US STOCKS-Futures point to flat open as market pauses after rally
* Dow, S&P coming off all-time closing highs
* Investors looking for next market catalyst
* Oil rises modestly, Middle East supply in focus
* Dow down 1 pt, S&P down 0.1 pt, Nasdaq up 2 pts
By Ryan Vlastelica
NEW YORK, May 6 (Reuters) - U.S. stock index futures pointed to a flat open on Monday as investors paused after stocks hit record highs last week, with the S&P 500 up more than 13 percent so far this year.
Stocks were lifted on Friday by surprisingly strong jobs data and have been sustained by some strong corporate earnings and accommodating monetary policies that have kept interest rates low.
But with those factors largely priced into the market, many investors are looking for the next catalyst to take shares higher.
"There's such an absence of economic data and news that it looks like it is going to be a boring day, which is fine after Friday," said Oliver Pursche, president of Gary Goldberg Financial Services in Suffern, New York.
"We're flat right now, but markets in general want to go higher since central bank action is trumping everything."
Many analysts say they expect a correction by stocks, which markets have largely avoided this year because traders use any weakness as an opportunity to add to positions.
A string of weak economic data has recently underlined concerns over the global growth outlook, though Friday's report on April U.S. non-farm payrolls was stronger than expected and fueled the gains that took the indexes to record levels.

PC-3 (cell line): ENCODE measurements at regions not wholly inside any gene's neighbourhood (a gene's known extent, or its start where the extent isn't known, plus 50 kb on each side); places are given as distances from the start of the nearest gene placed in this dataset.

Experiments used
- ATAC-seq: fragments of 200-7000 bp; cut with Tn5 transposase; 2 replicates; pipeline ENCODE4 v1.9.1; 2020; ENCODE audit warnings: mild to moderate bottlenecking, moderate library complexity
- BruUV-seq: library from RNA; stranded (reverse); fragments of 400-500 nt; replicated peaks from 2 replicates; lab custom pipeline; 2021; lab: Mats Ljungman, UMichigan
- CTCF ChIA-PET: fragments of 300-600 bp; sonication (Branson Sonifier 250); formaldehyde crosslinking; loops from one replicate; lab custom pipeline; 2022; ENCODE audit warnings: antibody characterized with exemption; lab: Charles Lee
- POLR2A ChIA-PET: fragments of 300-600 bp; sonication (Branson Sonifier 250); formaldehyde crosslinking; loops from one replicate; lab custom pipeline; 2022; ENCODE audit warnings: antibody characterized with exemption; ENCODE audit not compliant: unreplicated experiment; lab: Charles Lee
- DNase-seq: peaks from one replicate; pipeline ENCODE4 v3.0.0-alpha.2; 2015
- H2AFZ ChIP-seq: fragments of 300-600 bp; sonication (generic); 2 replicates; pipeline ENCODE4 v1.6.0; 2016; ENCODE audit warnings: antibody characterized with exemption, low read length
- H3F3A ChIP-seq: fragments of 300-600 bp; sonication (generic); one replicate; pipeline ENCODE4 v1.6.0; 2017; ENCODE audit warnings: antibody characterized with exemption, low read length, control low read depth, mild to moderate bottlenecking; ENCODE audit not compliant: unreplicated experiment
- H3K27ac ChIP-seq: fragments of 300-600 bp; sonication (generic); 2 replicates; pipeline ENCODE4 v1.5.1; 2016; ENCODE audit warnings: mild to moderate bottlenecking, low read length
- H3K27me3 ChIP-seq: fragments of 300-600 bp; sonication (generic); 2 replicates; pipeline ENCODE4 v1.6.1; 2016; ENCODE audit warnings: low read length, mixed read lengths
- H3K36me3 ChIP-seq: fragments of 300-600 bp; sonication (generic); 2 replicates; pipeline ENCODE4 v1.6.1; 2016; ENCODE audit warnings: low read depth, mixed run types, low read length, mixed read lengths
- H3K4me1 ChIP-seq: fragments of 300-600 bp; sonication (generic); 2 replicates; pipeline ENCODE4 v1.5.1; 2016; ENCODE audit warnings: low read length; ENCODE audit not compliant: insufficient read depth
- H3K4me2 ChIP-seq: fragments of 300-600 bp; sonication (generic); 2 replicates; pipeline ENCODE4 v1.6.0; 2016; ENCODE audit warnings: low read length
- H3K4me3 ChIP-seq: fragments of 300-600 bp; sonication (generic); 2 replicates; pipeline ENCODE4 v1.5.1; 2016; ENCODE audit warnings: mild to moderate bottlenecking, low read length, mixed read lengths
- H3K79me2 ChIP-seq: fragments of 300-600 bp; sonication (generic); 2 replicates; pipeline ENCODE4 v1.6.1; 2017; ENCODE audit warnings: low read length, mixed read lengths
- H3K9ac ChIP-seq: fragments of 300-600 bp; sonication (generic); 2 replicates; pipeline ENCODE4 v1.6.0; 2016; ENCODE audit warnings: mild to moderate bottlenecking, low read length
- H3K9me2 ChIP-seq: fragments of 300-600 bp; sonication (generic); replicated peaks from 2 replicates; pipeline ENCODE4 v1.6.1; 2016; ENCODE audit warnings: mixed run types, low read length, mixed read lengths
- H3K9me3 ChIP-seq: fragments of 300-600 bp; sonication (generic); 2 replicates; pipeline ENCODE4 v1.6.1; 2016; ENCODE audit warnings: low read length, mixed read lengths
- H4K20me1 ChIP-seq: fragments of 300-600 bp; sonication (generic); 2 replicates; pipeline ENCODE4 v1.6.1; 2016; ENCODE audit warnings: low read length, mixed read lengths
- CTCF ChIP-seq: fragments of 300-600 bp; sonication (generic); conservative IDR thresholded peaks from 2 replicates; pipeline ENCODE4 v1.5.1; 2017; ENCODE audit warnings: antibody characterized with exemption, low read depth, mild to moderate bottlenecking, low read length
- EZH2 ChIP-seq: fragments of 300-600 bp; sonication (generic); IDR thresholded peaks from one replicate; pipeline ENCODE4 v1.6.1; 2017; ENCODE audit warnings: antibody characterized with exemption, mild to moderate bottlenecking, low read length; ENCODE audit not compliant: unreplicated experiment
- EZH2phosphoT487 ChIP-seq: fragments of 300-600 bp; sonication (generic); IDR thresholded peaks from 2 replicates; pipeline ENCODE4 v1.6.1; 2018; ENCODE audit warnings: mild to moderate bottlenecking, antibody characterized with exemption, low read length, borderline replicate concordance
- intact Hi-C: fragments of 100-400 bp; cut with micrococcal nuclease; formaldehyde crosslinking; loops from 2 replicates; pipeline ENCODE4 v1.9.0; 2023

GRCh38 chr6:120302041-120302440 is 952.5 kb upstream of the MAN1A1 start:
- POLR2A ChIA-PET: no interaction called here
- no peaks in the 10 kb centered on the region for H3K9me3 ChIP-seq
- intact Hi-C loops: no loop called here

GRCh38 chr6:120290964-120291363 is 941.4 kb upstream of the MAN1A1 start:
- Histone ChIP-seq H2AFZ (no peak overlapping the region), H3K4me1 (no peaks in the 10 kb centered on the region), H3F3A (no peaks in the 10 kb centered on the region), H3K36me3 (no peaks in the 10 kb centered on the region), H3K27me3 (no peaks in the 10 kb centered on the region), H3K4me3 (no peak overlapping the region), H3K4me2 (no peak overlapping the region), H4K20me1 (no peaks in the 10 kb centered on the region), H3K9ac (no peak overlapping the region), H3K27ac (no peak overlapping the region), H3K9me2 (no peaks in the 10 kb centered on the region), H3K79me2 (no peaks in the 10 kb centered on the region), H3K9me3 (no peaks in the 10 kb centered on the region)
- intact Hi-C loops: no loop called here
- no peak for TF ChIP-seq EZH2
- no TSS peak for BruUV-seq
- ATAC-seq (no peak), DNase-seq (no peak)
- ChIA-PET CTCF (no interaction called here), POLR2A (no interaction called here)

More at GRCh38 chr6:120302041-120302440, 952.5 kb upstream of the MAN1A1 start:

S&P 500 futures dipped 0.1 point and were slightly under fair value, a formula that evaluates pricing by taking into account interest rates, dividends and time to expiration on the contract. Dow Jones industrial average futures slid 1 point and Nasdaq 100 futures rose 2 points.
Overseas, European shares dipped 0.2 percent as investors took profits following a rally in the previous week. Volumes were light as London markets closed for a holiday.
Brent crude rose 0.2 percent after an Israeli air strike on a Syrian military facility refocused attention on Middle East supply risks.
"The strike has revived a lot of potential pressure, but right now it is a positive that Iran or other countries in the region didn't make a big stink about it," said Pursche. "Commodities seem to be back in a trading range."
Tyson Foods Inc reported a steep drop in its second-quarter earnings, hurt as customers switched to chicken from beef products to save money, though sales rose 2 percent.
Of the 404 companies in the S&P 500 that have reported earnings so far, 68.3 percent have beaten earnings expectations, according to Thomson Reuters data, though only 46.3 percent have reported revenue above expectations. Over the past four quarters, 67 percent of companies beat on earnings and 52 percent beat revenue estimates.
BMC Software Inc rose 0.2 percent to $45.50 in premarket trading after two sources told Reuters that a private equity group made up of Bain Capital and Golden Gate Capital Corp were nearing a deal to buy the company for about $46 per share.
Warren Buffett, the chief executive of Berkshire Hathaway , said on CNBC the U.S. economy was gradually getting better, aided by improvements in sectors like homebuilding.
On Friday the S&P closed above 1,600 and the Dow briefly traded above 15,000 for the first time ever, with a number of bellwether companies hitting 52-week highs. For the week, the Dow rose 1.8 percent, the S&P gained 2 percent and the Nasdaq rose 3 percent in its biggest weekly climb since the first week of the year.
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